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FEDERAL CONTRACTS PERSPECTIVE

Federal Acquisition Developments, Guidance, and Opinions


February 2014
Vol. XV, No. 2
[pdf version]

CONTENTS


DOD Limits Use of Cost-Type Contracts for Major Defense Acquisition Programs
DPAS Revisions and Clarifications Proposed
GSA Seeking Comments on FSS Order-Level Materials
Number of Protests Decreased by 2% in FY 2013
Prompt Payment Interest Rate Set at 2 1/8%



DOD Limits Use of Cost-Type Contracts for
Major Defense Acquisition Programs

Department of Defense (DOD) started 2014 slowly, issuing an interim rule amending the Defense Federal Acquisition Regulation Supplement (DFARS) to implement a provision of the National Defense Authorization Act for Fiscal Year (FY) 2013 (Public Law 112-239) that prohibits DOD from entering into cost-type contracts for production of major defense acquisition programs (MDAP). In addition, DOD revised the Proposal Adequacy Checklist to remove a redundancy, and proposed two rules: one would address payment in local Afghan currency; the other would address storage, treatment, and disposal of toxic or hazardous materials. Finally, DOD issued a class deviation addressing contractor personnel performing in Djibouti.



DPAS Revisions and Clarifications Proposed

The Bureau of Industry and Security (BIS), a part of the Department of Commerce, is proposing to update and expand Title 15 of the Code of Federal Regulations, part 700 (15 CFR 700), Defense Priorities and Allocations [DPAS], to make the DPAS regulations consistent with the regulations issued by agencies those with priorities and allocations authority (that is, the Departments of Agriculture [USDA], Defense [DOD], Energy [DOE], Health and Human Services [HHS], Homeland Security [DHS], and Transportation [DOT]), and to make the regulations easier to understand. In addition, this proposed revision would expand the provisions pertaining to allocations to clarify the procedures to be followed for allocations actions.

The DPAS has two principal components – priorities and allocations. Under the priorities component, certain contracts between the government and private parties or between private parties for the production or delivery of industrial resources are required to be given priority over other contracts to facilitate expedited delivery in promotion of the U.S. national defense. Under the allocations component, materials, services, and facilities may be allocated to promote the national defense. For both components, the term “national defense” means programs for military and energy production or construction, homeland security, stockpiling, space, emergency preparedness, and critical infrastructure protection and restoration. The term also includes foreign military and critical infrastructure assistance. Approximately 400,000 “rated” contracts are placed annually to satisfy national defense requirements.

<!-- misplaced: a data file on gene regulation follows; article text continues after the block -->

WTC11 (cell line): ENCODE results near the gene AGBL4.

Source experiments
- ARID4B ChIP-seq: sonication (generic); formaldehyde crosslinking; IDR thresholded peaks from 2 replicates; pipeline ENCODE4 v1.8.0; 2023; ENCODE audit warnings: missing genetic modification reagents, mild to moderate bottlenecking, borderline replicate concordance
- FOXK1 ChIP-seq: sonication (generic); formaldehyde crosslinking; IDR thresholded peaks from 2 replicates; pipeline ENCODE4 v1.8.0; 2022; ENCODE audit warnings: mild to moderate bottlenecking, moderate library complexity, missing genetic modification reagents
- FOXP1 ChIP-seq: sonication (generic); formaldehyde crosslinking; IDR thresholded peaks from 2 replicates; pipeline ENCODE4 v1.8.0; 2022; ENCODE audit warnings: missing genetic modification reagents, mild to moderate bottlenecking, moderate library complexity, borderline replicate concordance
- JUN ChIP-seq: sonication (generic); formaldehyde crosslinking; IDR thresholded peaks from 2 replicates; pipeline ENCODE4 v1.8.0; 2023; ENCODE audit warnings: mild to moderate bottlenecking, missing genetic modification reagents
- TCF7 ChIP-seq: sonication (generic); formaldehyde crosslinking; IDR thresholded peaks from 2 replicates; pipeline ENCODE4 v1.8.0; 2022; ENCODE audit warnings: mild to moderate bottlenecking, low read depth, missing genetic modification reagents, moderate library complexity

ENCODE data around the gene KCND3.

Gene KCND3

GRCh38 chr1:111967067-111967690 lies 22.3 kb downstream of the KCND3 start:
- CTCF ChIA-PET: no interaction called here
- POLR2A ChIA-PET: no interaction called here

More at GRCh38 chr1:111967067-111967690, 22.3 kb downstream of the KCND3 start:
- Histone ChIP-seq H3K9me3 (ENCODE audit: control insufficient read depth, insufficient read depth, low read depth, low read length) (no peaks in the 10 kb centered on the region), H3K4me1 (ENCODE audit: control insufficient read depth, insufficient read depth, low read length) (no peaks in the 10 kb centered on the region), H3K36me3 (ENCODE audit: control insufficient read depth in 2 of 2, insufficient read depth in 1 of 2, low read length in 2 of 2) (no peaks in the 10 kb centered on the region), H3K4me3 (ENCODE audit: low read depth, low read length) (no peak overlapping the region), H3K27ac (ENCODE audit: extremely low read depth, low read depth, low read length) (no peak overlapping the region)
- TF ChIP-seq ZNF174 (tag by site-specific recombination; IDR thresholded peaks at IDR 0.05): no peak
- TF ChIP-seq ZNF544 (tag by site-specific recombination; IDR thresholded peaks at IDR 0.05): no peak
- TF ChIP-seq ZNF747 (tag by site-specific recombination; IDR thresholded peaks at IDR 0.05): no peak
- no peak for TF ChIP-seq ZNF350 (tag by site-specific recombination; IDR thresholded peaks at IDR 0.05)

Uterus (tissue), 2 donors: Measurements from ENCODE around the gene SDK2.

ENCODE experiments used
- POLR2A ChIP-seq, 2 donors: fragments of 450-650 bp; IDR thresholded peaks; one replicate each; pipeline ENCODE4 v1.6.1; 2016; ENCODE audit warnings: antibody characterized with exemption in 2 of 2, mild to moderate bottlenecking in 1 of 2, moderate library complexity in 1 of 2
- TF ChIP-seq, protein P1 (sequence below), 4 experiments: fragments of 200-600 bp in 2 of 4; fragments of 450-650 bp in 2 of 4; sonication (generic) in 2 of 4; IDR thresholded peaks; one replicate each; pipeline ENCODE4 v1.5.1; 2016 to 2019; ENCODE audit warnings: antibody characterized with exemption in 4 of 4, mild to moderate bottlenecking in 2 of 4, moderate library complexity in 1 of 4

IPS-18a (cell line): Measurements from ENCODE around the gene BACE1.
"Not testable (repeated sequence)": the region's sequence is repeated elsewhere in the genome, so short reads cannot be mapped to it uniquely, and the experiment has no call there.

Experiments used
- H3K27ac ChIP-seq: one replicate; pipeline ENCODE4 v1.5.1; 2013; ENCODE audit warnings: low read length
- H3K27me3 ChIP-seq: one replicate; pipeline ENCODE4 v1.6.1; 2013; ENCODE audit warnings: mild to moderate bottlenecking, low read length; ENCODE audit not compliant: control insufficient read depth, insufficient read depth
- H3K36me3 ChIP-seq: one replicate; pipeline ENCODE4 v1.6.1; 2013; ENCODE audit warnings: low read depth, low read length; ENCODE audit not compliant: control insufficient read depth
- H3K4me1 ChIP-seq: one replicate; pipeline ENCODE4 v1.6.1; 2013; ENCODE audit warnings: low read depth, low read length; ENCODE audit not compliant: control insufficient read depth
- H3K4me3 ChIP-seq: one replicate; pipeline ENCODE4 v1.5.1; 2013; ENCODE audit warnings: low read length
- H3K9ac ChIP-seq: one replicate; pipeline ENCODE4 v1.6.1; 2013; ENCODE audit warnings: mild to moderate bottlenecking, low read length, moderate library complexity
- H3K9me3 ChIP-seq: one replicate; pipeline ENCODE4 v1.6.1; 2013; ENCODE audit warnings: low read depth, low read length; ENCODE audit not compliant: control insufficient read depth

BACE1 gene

The following are the significant changes being proposed to the DPAS regulations:

Comments on this proposed rule must be submitted no later than April 1, 2014 by any of the following methods: (1) the Federal eRulemaking Portal: http://www.regulations.gov (the identification number is “BIS-2010-0021”); (2) email: publiccomments@bis.doc.gov (include “RIN 0694-AE81” in the subject line); or (3) mail: Regulatory Policy Division, Bureau of Industry and Security, U.S. Department of Commerce, Room 2099B, 14th Street and Pennsylvania Avenue NW, Washington, DC 20230 (refer to “RIN 0694-AE81”).

GSA Seeking Comments on FSS Order-Level Materials

The General Services Administration (GSA) is seeking comments on the development of processes and procedures for the inclusion of order-level materials under the Federal Supply Schedule (FSS) program. Though the acquisition of order-level materials is allowed under multiple-award indefinite-delivery/indefinite-quantity (IDIQ) contracts, GSA has yet to develop a clear mechanism for the procurement of these items under the FSS program, resulting in the inability to fully realize the effective use of the FSS program across the government. GSA is now taking steps to bring the FSS program into parity with other multiple-award IDIQ contract vehicles.